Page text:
HELLO! I'M bruno.
Bruno joined INL to develop, both theoretically and experimentally, novel disruptive nanoscale light-emitting diode sources for neural-inspired nanocircuits.
About Bruno romeira
Bruno Romeira received his Diploma degree in physics and chemistry from the University of the Algarve (Faro, Portugal) in 2006, and the PhD of physics (summa cum laude) and the title of European PhD at the same university, jointly with the University of Glasgow (UK) and the University of Seville (Spain) in 2012. He then held a postdoctoral appointment at the Microwave Photonics Research Laboratory of the University of Ottawa (2013-2014), and a Marie Skłodowska-Curie Research Fellowship at the Applied Physics Department of the Eindhoven University of Technology (2015-2017). His research cuts across several disciplines in applied physics and engineering, which include semiconductor physics, quantum electronics, solid state nano-optoelectronic and nano-photonic devices, and nonlinear dynamics. He has joined INL to develop, both theoretically and experimentally, novel disruptive nanoscale light-emitting diode sources for neural-inspired nanocircuits. Bruno Romeira received in 2009 the “Young Researchers Incentive Programme” award from the Calouste Gulbenkian Foundation, Portugal, and he is one of the recipients of the “2011 IEEE Photonics Society Graduate Student Fellowship”, from the IEEE Photonics Society, USA. Bruno Romeira's PhD thesis entitled “Dynamics of Resonant Tunneling Diode Optoelectronic Oscillators” was awarded the "Best PhD Thesis in Optics and Photonics in Portugal in 2012" by the Portuguese Society of Optics and Photonics (SPOF).
The Cofund project
Nanoscale light-emitting diodes
We are currently witnessing an exponential growth of Artificial Intelligence (AI) systems to help humans dealing with highly complex tasks, such as sensing and learning, needed for the Internet of Things and to handle with Big Data. While the implementation of AI systems using computer algorithms of neural networks is emerging rapidly, scientists are just taking the very first steps in the development of the hardware elements of an artificial brain, specifically high-bandwidth and low power consumption neuromorphic (neuron-like) chips. The aim of the COFUND project is to perform cutting-edge research on fast and energy-efficient nonlinear nano-light-emitting diodes (nanoLEDs) at an unconventional scale, that will enable the generation of ultrafast optical pulses, or spikes, analogous to the chemical signalling in biological neurons. Using advanced micro- and nano-fabrication, electro-optical characterization and modelling methods, this project aims at emulating the biophysics of spiking neurons and dynamic synapses using the fabricated nonlinear nanoLED sources. This project will have a strong impact on a broad spectrum of scientific fields, namely materials science, nanoscale optoelectronics, optical physics, nanophotonics, nanoscale inorganic LEDs, and complex nonlinear dynamics.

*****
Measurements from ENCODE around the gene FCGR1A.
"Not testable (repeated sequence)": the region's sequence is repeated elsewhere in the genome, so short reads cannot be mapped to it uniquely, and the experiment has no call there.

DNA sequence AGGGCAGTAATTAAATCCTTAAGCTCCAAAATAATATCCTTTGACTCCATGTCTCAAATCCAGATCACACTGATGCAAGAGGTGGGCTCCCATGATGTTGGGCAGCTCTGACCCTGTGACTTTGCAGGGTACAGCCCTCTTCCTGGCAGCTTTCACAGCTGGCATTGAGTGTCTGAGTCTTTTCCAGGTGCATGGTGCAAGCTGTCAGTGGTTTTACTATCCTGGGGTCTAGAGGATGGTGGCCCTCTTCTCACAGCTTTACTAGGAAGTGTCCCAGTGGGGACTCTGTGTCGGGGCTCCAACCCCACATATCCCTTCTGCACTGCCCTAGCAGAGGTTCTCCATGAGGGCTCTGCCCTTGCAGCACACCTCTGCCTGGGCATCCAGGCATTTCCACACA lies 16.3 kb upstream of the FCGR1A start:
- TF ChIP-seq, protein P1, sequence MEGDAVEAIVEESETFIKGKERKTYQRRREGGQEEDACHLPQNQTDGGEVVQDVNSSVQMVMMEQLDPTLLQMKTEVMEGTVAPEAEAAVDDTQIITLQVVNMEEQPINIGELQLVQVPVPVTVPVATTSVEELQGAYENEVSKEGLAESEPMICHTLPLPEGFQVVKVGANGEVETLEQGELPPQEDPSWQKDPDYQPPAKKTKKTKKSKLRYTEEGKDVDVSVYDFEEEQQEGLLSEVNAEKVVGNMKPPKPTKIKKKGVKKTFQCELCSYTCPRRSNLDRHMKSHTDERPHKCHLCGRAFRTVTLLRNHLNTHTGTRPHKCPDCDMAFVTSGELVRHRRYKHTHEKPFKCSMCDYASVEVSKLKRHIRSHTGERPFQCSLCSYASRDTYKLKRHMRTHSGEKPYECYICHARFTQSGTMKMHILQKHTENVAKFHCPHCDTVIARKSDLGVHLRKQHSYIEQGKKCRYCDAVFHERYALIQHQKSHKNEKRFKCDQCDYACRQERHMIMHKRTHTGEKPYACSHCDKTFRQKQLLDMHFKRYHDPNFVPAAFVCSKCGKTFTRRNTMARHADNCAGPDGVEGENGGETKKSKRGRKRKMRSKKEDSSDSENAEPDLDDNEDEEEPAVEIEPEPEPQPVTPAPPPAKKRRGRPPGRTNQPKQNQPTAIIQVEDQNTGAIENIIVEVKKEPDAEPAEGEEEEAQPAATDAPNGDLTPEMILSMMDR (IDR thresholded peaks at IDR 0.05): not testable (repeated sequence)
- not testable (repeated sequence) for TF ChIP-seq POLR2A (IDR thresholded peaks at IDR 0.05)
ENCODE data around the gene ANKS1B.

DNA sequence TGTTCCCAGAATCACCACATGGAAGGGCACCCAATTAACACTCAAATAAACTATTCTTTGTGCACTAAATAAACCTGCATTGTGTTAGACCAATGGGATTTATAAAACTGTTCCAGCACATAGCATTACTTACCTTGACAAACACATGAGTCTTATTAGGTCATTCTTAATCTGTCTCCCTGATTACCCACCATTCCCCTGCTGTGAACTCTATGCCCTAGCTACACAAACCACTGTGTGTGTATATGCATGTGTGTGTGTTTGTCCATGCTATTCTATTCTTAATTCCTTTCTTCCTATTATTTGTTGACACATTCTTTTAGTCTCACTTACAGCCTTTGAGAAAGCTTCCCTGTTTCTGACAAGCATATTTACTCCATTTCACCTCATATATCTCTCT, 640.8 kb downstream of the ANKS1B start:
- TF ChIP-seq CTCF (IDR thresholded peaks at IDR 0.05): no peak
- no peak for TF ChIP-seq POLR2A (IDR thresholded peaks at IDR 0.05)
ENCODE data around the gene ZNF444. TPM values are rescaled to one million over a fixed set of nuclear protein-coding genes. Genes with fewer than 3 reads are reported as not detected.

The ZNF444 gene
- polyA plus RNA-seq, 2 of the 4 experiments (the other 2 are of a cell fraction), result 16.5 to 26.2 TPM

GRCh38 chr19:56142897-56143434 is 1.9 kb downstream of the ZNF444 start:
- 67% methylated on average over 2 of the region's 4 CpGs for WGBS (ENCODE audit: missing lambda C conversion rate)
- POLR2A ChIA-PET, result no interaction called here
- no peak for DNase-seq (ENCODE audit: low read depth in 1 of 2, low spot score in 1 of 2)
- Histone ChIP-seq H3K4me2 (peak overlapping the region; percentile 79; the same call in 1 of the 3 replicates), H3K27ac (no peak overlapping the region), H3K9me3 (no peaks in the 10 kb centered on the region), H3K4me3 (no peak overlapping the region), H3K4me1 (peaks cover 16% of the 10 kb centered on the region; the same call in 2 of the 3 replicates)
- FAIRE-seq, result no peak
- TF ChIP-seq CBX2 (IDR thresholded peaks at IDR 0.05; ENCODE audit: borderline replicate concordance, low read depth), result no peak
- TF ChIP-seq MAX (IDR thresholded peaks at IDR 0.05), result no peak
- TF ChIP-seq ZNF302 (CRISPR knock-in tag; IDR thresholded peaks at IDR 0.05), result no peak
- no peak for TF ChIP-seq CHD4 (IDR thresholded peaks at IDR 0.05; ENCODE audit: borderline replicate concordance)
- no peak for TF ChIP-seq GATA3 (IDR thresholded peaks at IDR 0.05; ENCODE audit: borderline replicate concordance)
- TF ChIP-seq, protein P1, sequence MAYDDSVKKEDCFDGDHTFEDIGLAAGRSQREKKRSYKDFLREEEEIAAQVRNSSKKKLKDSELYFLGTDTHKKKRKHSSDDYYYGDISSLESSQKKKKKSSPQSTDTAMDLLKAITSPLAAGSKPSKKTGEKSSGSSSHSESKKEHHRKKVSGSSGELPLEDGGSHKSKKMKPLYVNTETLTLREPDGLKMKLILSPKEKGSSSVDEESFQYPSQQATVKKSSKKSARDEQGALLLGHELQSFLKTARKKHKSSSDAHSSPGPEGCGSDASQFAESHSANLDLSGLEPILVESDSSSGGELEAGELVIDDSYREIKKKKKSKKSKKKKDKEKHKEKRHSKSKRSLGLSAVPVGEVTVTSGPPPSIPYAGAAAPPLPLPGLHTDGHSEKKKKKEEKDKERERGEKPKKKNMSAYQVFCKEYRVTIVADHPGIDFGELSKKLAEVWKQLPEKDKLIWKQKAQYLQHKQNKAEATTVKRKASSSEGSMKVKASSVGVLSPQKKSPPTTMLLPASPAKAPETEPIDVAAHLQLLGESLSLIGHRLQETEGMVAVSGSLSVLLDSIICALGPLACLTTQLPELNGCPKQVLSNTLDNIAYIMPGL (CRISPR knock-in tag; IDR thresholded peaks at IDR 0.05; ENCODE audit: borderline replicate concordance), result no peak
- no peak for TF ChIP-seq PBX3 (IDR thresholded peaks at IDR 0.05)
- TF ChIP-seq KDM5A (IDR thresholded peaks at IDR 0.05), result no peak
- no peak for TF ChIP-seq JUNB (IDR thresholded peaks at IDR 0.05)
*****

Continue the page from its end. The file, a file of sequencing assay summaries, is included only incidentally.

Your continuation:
The aim of the COFUND project is to develop cutting-edge research on fast and energy-efficient nonlinear metal-cavity nano-light-emitting diodes (nanoLEDs) at unconventional scale (down to 100 nm size), that will enable the generation of ultrafast optical pulses, or spikes, analogous to the chemical signaling in biological neurons. First, simulations were performed using WinGreen and Lumerical FDTD software for which licenses were obtained as part of the research project. In parallel, during the first months of the project several trainings on specialized equipment, specifically, e-beam and optical lithography, SEM, PECVD, dry etching, etc., was obtained. The processes were optimized after the initial manufacturing of calibration samples. The nanofabrication process of nano- and micro-scale pillars using e-beam nanolitography was established at INL cleanroom for GaAs-based light-emitting compound semiconductor materials. Advanced optical characterization of the fabricated nanopillars was performed in our optical laboratories, specifically the characterization of the photoluminescence and time-resolved photoluminescence. The achieved results, are currently being analyzed in detail and used to finalize and to develop the next generation of nanoLEDs.